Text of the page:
Among them are conversations between police, firefighters and other emergency workers, as well as media inquiries. They do not include calls made by club patrons or other civilians. By law, 911 calls are not public information in Rhode Island.

The transmissions' release was ordered Wednesday by Kent County Superior Court Judge Mark Pfeiffer. The order came in response to a lawsuit filed in March by The Providence Journal seeking more information about what happened at The Station.

Attorneys for the newspaper and the state had spent months working on an agreement to release documents that would not interfere with a criminal investigation into the blaze, which also injured about 200 people. That agreement was approved Wednesday by the judge's ruling.

"I think it's important The Providence Journal obtain this information," Pfeiffer said.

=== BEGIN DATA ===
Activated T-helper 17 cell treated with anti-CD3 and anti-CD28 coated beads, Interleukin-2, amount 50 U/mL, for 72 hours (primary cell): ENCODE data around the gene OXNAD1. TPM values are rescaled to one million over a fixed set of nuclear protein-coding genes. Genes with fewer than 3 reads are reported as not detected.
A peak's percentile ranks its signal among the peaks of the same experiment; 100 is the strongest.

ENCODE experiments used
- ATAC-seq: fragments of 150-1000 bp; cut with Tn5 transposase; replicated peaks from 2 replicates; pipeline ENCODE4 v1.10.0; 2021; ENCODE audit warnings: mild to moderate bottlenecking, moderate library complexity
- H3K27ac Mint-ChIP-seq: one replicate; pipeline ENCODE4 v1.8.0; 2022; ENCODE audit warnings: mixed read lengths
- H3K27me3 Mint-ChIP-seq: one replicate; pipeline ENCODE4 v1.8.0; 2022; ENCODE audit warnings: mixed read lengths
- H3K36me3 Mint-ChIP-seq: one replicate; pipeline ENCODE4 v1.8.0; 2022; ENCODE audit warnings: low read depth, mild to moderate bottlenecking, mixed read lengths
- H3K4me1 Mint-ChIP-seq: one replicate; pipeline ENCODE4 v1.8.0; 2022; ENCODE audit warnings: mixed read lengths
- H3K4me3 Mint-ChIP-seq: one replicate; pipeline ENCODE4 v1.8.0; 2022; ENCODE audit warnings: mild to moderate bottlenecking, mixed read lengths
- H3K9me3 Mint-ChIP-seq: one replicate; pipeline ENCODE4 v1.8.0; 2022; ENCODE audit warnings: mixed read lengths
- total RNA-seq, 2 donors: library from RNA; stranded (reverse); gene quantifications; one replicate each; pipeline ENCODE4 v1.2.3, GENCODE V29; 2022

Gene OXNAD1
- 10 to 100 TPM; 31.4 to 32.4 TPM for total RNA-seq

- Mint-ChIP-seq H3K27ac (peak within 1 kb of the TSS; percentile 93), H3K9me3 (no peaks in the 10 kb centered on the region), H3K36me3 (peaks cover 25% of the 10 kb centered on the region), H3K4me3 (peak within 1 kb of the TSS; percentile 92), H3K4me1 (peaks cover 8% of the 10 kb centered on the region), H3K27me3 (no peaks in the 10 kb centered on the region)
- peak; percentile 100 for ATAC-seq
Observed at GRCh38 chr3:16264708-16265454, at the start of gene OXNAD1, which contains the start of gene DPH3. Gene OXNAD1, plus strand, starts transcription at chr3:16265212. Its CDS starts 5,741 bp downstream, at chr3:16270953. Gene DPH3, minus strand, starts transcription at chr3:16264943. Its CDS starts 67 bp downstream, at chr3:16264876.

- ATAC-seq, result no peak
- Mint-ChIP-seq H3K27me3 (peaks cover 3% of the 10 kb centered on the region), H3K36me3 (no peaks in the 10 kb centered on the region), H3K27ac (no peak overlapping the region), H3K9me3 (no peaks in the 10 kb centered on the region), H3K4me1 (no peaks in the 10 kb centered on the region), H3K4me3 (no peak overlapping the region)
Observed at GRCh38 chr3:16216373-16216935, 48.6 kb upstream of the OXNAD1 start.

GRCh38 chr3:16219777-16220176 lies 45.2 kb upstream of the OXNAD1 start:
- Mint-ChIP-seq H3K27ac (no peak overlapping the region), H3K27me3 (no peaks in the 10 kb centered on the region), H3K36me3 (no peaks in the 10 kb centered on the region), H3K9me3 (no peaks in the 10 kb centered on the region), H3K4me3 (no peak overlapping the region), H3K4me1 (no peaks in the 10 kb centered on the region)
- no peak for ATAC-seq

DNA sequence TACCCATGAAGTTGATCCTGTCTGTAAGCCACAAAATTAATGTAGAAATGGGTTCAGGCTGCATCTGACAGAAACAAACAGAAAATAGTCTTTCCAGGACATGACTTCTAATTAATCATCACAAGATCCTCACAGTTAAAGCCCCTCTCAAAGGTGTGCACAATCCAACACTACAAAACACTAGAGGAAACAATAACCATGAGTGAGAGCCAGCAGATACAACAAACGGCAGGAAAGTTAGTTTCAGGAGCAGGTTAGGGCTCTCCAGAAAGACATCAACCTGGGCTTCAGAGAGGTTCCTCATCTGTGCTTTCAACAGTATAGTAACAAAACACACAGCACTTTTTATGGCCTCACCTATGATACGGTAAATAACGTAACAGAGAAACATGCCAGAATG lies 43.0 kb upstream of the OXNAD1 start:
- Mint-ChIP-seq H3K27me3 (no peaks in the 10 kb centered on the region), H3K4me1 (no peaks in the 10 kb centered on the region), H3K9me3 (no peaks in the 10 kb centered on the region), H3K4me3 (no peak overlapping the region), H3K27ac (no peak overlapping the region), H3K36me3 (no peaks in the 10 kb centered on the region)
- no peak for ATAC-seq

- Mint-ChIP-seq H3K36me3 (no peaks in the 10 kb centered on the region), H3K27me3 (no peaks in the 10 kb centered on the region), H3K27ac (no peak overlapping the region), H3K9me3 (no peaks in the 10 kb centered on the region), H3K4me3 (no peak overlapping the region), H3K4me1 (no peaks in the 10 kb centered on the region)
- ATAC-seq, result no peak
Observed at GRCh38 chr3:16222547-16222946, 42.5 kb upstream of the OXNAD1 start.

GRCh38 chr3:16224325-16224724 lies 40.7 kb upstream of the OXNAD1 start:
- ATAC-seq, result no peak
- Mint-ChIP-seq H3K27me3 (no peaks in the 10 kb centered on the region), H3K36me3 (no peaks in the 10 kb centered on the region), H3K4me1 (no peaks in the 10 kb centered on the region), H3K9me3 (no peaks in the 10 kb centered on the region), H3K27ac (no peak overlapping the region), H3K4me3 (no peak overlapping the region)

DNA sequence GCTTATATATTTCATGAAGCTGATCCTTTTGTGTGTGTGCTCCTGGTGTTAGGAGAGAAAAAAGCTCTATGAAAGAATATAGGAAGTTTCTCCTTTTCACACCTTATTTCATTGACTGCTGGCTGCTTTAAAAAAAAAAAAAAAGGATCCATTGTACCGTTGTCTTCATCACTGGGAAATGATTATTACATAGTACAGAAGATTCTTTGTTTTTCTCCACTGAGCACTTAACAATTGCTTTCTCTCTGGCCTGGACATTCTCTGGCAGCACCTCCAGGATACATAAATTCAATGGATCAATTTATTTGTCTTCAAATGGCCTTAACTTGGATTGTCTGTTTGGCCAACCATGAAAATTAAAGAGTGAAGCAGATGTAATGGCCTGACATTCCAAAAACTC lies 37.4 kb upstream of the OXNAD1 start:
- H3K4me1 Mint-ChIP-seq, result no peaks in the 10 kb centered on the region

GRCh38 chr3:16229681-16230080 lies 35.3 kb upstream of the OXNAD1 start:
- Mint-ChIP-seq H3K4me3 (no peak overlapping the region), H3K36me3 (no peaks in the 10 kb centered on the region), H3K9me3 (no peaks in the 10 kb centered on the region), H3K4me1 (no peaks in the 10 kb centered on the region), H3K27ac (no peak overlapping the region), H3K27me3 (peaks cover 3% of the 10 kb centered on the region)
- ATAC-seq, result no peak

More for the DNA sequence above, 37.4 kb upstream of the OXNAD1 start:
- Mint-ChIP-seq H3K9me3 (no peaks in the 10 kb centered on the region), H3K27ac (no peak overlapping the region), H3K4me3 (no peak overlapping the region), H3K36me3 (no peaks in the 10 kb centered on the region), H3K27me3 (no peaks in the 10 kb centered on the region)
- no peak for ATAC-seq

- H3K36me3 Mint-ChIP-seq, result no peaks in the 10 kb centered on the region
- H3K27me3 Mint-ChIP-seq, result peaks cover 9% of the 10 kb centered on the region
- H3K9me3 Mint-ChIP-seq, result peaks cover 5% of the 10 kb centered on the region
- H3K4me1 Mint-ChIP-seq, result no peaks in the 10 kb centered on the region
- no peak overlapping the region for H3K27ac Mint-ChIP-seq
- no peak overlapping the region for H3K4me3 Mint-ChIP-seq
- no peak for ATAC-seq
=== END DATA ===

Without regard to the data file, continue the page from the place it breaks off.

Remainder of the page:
Messages left Thursday with the West Warwick police and fire chiefs and town manager seeking comment on the release were not immediately returned.

West Warwick Town Solicitor Tim Williamson had objected to releasing the transmissions, saying the information could affect the town's right to a fair trial. The town has been named in several lawsuits.

The Attorney General's Office said eight of the recordings were edited to delete some sensitive information, such as the identification of victims or phone numbers.

A grand jury is investigating the fire, which started when pyrotechnics ignited highly flammable foam that had been placed around the club's stage as soundproofing. Thick smoke quickly spread through the one-story wooden building, trapping patrons as they tried to flee.